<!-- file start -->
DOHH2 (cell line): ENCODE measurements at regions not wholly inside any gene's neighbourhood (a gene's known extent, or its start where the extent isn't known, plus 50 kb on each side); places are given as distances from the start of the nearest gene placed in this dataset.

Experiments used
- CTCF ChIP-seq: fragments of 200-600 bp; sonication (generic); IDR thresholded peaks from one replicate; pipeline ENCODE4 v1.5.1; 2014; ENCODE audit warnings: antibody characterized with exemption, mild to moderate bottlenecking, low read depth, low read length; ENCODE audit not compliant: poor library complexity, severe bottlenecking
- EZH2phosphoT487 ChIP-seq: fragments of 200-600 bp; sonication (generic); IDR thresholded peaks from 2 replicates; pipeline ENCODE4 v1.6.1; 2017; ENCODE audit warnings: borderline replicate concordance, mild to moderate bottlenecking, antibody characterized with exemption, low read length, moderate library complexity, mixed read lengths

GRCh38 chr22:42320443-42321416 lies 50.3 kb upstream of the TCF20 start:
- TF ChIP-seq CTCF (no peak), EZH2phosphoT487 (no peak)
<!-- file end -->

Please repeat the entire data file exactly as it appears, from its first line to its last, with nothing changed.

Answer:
DOHH2 (cell line): ENCODE measurements at regions not wholly inside any gene's neighbourhood (a gene's known extent, or its start where the extent isn't known, plus 50 kb on each side); places are given as distances from the start of the nearest gene placed in this dataset.

Experiments used
- CTCF ChIP-seq: fragments of 200-600 bp; sonication (generic); IDR thresholded peaks from one replicate; pipeline ENCODE4 v1.5.1; 2014; ENCODE audit warnings: antibody characterized with exemption, mild to moderate bottlenecking, low read depth, low read length; ENCODE audit not compliant: poor library complexity, severe bottlenecking
- EZH2phosphoT487 ChIP-seq: fragments of 200-600 bp; sonication (generic); IDR thresholded peaks from 2 replicates; pipeline ENCODE4 v1.6.1; 2017; ENCODE audit warnings: borderline replicate concordance, mild to moderate bottlenecking, antibody characterized with exemption, low read length, moderate library complexity, mixed read lengths

GRCh38 chr22:42320443-42321416 lies 50.3 kb upstream of the TCF20 start:
- TF ChIP-seq CTCF (no peak), EZH2phosphoT487 (no peak)